1 edition of Eastern European experience with small-scale privatization found in the catalog.
Eastern European experience with small-scale privatization
|Statement||authors, Roman Frydman ... [et al.]|
|Series||CFS discussion paper series -- no. 104.|
|Contributions||Frydman, Roman, 1948-, World Bank. Cofinancing and Financial Advisory Services.|
|The Physical Object|
|Pagination||v, 76 p. :|
|Number of Pages||76|
The chief novelty in the East European experience is the revolutionary change that is required in the institutional infrastructure-the financial system (such as the breakup of a monobank system), the fiscal,structure, social safety nets, the establishment of private property rights, and . The Privatization of Central and Eastern Europe. By M ATS S ACKLÉN*. 1. Introduction A powerful wave of privatizations has swept the globe since the mids. Governments on all continents are trying to sell their companies as quickly as they can. The privatization rage has over whelmed policymakers regardless of political conviction and has affected countries in a variety of economic.
This applies to a lot of the ex-Eastern bloc, in the case of Slovakia, these were KIA, PSA Peugeot-Citroen and a myriad of subcontractors. IIRC, Slovakia produces the most cars per capita in the world. Hardly a deindustrialized country! Of course, the story of some of the other Eastern European countries may be, and probably is, different. The Prospects for Privatization in Ukraine by Simon Johnson* and Santiago Eder** on "Small-Scale Privatization," organized by the Institute for EastWest Studies in Prague, June , Abstract Ukraine is a late-starter in privatization with the definite advantage of being able t o learn from recent experience in Poland and the Czech.
In Belarus, even small-scale privatization has been slow. For the transition countries that were early with large-scale privatization, the current challenges of private sector development are different: As production moves closer to the world technology frontier, competition intensifies and innovation and human capital development become key to. R apid privatization, which was an integral part of the radical reform packages implemented in Central and Eastern Europe, has probably been the most contentious aspect of the post-communist transitions, partly because of its perceived unfairness. In many countries, shrewd individuals with political connections found themselves in possession of.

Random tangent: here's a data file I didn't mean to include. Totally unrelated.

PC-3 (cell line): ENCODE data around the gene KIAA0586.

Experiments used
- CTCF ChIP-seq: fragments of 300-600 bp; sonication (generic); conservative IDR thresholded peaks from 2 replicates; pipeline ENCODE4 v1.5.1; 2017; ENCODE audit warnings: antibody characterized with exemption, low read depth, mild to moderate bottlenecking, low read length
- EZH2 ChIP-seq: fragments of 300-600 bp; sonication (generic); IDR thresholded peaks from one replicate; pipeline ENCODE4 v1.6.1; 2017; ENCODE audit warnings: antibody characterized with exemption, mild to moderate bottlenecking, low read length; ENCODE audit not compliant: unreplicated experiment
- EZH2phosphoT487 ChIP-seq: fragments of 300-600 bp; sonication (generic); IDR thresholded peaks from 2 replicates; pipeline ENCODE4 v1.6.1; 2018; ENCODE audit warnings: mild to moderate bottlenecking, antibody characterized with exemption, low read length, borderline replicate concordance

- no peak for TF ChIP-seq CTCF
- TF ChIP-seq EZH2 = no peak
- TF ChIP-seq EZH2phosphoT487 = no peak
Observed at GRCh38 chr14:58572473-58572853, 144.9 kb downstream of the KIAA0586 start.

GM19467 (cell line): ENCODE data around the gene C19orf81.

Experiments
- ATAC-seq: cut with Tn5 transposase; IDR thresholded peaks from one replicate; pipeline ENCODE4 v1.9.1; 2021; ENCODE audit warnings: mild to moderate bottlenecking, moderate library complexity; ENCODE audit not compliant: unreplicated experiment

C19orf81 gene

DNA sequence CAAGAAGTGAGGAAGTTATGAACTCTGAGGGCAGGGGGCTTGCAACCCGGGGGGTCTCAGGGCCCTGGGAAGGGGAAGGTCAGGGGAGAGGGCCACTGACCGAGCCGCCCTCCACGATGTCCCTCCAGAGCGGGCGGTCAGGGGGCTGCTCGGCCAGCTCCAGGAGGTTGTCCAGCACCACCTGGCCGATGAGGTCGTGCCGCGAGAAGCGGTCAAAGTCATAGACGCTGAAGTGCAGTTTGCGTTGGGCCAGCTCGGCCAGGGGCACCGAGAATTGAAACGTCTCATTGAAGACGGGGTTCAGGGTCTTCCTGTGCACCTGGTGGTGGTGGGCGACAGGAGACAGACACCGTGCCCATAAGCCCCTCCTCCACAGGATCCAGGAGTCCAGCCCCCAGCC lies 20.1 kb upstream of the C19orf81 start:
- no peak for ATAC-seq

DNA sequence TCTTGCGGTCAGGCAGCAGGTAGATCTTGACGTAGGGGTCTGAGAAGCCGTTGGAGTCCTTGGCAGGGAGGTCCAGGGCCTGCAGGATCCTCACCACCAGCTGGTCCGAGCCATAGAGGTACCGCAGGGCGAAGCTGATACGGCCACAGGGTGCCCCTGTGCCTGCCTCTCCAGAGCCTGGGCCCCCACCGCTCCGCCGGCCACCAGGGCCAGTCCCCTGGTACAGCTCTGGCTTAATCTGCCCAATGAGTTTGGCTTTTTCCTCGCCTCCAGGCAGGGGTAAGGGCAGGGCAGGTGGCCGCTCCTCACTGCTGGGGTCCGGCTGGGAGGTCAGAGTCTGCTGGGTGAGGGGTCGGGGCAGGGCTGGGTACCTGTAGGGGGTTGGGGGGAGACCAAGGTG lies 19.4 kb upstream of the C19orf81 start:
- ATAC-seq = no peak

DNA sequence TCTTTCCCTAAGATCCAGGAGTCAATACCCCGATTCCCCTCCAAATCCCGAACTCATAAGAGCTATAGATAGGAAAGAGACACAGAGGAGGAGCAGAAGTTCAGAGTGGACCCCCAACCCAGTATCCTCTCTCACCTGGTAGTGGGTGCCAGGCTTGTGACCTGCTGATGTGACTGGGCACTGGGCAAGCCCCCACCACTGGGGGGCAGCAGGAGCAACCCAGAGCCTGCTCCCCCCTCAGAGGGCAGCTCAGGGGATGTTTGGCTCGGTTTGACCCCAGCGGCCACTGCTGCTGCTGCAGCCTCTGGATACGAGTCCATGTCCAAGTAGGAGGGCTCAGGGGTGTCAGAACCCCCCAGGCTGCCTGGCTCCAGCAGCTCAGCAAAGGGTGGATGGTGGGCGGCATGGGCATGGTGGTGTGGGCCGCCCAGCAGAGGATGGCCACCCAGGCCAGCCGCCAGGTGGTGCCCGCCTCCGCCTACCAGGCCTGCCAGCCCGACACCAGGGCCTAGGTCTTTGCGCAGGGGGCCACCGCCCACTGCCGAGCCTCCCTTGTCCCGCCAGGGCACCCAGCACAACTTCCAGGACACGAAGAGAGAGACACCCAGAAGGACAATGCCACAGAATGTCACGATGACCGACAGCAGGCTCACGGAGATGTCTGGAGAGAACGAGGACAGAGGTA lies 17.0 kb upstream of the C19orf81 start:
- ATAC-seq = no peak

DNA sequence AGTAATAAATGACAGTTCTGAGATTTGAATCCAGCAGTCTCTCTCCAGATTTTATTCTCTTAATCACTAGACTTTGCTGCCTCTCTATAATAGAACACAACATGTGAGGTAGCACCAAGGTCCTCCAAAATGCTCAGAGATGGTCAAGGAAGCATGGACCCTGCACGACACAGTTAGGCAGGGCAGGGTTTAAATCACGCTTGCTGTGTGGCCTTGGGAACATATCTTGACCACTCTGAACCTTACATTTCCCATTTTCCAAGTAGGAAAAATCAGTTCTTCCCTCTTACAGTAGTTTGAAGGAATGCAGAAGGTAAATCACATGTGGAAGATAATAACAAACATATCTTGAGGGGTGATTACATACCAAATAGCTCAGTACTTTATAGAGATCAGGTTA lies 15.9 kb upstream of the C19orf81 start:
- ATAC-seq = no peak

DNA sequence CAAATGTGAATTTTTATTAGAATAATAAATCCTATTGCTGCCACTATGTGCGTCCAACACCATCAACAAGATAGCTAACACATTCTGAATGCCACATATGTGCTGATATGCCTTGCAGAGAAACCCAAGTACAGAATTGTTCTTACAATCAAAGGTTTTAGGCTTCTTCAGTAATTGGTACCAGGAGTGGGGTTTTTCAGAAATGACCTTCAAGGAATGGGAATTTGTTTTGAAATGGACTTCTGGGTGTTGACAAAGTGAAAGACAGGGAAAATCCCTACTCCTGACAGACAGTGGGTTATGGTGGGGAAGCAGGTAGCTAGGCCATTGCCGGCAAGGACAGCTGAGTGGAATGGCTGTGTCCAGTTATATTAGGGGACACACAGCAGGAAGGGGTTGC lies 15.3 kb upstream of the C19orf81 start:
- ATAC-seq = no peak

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Get this from a library. Eastern European experience with small-scale privatization: a collaborative study with the Central European University Privatization Project.
[Roman Frydman; World Bank. Cofinancing and Financial Advisory Services.;]. THE TRANSFORMATION of the Eastern European economies into market to gain experience, stock markets to improve the quality of valuation of Small-scale privatization is moving forward in.
Small Scale Privatization in Eastern Europe and Russia from a Historical and Comparative Perspective Jdnos Ga'cs Il'dar A. Karimov Christ op h M. Sc hneider WP September Working Papers are interim reports on work of the International Institute for Applied Systems Analysis and.
Eastern European experience with small-scale privatization: a collaborative study with the Central European University Privatization Project (Book) 1 edition published in in English and held by 0 WorldCat member libraries worldwide. Privatization has worked tolerably well in the small-scale service sector.
Restaurants, shops, construction and transportation facilities in Poland, Hungary, and the Czech Republic now tend to be in private hands. Hungary has also succeeded in privatizing part of its stock of public : Alice Amsden. THE PRINCIPLES OF PRIVATIZATION IN EASTERN EUROPE ownership only partially satisfies criterion 2-a: to provide an inducement to company managers and effective control over them.
Starting out from the value premises put forward in the first section, the conclusions in relation to privatization are obvious: it is worth aiming to turn the Cited by: "The Logic of Vouchers," in H. Smit & V. Pechota, Privatization in Eastern Europe: Legal, Economic, and Social Aspects, Transnational Juris Publications, New York and Martinus Nijhoff Publishers, The Netherlands, "Eastern European Experience with Small-Scale Privatization" (with Roman Frydman, John S.